Hi Nathan! Let’s start at the beginning. How did you become interested in digital assets?
I am fortunate to have had a varied and international career, which is substantially useful when it comes to the emerging digital asset sector. I was born in Switzerland and qualified as a lawyer here, and then went to Asia, where I spent nearly 20 years working across the region.
I was always a bit of a geek lawyer – or lawyer geek! In 2011, I read an article about Bitcoin, and it was just such a fascinating topic. And looking at it from a lawyer’s perspective, I was thinking wow, this is something new and different that I haven’t seen before. How does decentralised currency work? What are the legal implications of using it?
After leaving Asia, I ended up in Boston in 2017, just as the ICO boom was getting underway. Many of the interesting initiatives in this space, such as Poloniex and Circle, were happening not in Silicon Valley, but in the Boston area, with projects backed by institutions such as MIT and Harvard. At this time, I decided that I was going to focus my legal practice entirely on digital assets.
In 2020, SDX was looking for someone with experience with Swiss law, and a strong background in digital assets and financial markets, and an international perspective as well. Financial market infrastructure was new to me, but everything can be learned and it’s the final piece of the puzzle when it comes to digital assets.
As a lawyer, what do you find most interesting about digital assets?
The emergence of digital assets poses some really fundamental questions for regulators and governments. What is Bitcoin? Is it a currency or is it an asset? Does it matter? Then ICOs came along, and the next question was, what are all these coins, or tokens, and how do we classify them? That led to this now classic designation, now widely adopted by many regulators, of payment tokens, utility tokens and security / asset tokens. And how do we identify these? It doesn’t help that different jurisdictions have different tests for these, either – like the Howey Test for determining whether or not something is a security, in the US.
It’s often said that digital asset markets are global by nature, and that’s made possible by the technology on which they are built, and the smart contracts that govern them and can enable compliance with multiple jurisdictional requirements. However, in practice, there remain many challenges around cross-border regulation and the ability to issue assets in one jurisdiction that are sold to investors in many others. Is the dream of global markets realistic?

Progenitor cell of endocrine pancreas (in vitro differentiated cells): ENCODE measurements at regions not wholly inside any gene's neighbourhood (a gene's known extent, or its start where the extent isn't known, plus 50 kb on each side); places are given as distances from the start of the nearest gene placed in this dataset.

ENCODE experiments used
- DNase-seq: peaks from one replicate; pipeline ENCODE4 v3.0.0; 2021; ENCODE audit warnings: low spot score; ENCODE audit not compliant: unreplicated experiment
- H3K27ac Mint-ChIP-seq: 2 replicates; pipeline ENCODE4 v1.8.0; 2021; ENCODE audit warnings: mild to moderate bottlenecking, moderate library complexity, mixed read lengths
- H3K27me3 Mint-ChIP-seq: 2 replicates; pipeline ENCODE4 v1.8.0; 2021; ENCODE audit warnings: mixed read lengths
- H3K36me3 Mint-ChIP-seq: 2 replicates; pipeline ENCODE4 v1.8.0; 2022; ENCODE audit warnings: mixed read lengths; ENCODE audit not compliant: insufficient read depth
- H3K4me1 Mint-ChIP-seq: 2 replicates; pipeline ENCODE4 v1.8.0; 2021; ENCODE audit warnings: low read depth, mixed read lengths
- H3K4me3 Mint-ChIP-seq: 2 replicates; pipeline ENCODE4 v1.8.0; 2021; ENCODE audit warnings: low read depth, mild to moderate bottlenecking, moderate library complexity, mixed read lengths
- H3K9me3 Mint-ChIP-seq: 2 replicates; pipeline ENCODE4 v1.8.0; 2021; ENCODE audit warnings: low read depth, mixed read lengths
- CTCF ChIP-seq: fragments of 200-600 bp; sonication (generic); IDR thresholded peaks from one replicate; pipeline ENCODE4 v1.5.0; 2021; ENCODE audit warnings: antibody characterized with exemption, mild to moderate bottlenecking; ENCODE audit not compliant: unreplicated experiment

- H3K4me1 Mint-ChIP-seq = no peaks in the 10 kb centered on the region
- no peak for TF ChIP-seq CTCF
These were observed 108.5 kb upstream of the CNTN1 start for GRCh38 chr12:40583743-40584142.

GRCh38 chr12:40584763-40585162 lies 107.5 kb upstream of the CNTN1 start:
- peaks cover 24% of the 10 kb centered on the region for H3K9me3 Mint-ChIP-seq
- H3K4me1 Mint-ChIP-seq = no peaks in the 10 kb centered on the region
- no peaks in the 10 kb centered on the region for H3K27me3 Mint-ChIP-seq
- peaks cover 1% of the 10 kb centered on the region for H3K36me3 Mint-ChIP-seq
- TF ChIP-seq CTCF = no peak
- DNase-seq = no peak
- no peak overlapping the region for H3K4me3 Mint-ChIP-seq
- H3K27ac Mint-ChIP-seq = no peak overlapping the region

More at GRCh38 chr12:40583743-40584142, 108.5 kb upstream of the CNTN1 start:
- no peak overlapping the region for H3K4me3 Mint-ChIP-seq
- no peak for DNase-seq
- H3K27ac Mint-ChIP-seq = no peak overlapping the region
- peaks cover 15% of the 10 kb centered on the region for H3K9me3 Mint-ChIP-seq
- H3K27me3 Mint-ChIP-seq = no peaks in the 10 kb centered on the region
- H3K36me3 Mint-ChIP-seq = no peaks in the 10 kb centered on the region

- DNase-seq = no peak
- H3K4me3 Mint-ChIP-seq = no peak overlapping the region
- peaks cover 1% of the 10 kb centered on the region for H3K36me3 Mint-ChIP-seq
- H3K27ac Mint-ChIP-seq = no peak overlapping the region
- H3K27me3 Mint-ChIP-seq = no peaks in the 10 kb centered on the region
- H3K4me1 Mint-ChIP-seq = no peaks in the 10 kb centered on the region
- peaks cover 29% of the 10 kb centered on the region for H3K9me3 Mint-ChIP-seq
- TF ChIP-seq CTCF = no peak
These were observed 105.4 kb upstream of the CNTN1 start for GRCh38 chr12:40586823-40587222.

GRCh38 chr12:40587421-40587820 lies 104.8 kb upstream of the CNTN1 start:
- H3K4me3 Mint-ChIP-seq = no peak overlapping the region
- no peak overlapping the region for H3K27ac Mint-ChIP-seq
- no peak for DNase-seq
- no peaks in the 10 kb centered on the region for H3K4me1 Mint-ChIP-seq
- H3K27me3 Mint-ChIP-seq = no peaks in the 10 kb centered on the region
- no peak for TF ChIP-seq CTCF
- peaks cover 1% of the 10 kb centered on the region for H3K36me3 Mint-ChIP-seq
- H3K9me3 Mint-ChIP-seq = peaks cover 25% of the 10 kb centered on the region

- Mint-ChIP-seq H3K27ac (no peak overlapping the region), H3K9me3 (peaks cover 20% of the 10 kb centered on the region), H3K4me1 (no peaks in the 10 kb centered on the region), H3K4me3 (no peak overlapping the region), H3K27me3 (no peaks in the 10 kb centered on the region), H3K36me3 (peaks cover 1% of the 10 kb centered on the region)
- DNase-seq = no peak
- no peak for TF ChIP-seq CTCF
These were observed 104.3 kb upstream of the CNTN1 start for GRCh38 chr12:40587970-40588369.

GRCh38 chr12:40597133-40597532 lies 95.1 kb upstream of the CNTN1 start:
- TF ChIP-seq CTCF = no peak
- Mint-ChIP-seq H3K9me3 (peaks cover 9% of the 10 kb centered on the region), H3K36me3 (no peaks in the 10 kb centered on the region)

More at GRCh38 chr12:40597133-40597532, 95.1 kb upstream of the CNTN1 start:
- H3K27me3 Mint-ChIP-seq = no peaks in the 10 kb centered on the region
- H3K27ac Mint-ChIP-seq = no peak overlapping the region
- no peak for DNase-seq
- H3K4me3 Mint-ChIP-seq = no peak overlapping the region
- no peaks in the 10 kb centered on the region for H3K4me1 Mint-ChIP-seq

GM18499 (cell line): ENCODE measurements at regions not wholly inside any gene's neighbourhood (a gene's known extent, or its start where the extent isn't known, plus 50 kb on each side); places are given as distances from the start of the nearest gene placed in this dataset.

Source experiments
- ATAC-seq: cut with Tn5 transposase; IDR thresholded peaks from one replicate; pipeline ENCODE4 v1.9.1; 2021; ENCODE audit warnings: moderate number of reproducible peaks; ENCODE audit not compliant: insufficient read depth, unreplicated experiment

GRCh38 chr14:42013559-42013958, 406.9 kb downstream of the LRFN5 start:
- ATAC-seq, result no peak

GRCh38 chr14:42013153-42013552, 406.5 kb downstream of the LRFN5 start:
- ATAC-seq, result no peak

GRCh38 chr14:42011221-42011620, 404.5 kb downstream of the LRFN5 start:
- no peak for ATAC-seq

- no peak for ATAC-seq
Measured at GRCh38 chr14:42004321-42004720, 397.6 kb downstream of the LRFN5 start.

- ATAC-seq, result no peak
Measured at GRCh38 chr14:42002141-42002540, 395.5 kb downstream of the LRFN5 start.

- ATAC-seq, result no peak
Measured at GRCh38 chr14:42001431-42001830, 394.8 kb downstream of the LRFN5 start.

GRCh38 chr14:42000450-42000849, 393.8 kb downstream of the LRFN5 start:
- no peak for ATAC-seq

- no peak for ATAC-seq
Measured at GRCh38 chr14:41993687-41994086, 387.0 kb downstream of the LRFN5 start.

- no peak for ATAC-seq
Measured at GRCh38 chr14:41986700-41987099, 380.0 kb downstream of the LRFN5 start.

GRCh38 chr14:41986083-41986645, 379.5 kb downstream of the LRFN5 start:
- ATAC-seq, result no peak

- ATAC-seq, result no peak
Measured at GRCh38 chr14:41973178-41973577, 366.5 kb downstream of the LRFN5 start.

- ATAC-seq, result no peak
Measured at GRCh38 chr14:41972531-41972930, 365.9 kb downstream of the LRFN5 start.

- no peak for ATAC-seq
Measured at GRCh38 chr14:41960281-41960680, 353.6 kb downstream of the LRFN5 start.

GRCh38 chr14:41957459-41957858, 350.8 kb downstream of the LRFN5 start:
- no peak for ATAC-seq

When talking about digital assets, it’s really important to draw a distinction between securities and non-securities. When it comes to non-securities, then yes, it’s true that there are not many obstacles to attaining global markets, although the body of regulation is growing in this area, and it could change. Securities, on the other hand, are highly regulated financial instruments, and in the regulatory environment that we have today, there is no such thing as an international asset. Now, can we harmonise securities regimes in the future, and is there actually a global appetite to do that? That’s a very big question and one which hasn’t been solved today, even with respect to equivalence decisions between friendly jurisdictions such as Switzerland and the UK. A global regime, if it ever becomes possible, would take a very long time to develop. Technology could arguably be helpful in disrupting the current regulatory paradigms, especially when it comes to concepts such as investor protection, but it remains uncertain.
You’ve had an incredibly varied background. How does that help in your current endeavours, in setting up a digital asset market in Switzerland?
What we’re doing at SDX is very much at the bleeding edge of what’s happening in financial markets, and in capital market infrastructure. And we’re also at the cutting edge technologically – we’re not only building infrastructure that has never been built before, but we’re using a new technology stack in a novel way to do that. And finally, from a legal and regulatory perspective, it’s all novel as well.
Being a General Counsel to an organisation that’s operating in such unknown territory, my background – having seen and worked within sometimes drastically different legal systems and jurisdictions – is extremely useful. The same type of asset might be categorised and treated differently under Swiss law, Chinese law and US law. I think my background gives me a useful flexibility, in approaching these legal problems. Having seen the variety of ways in which different jurisdictions treat similar structures, I’m not wedded to any single approach, and I’m also able to look at legal challenges from the perspective of different legal approaches.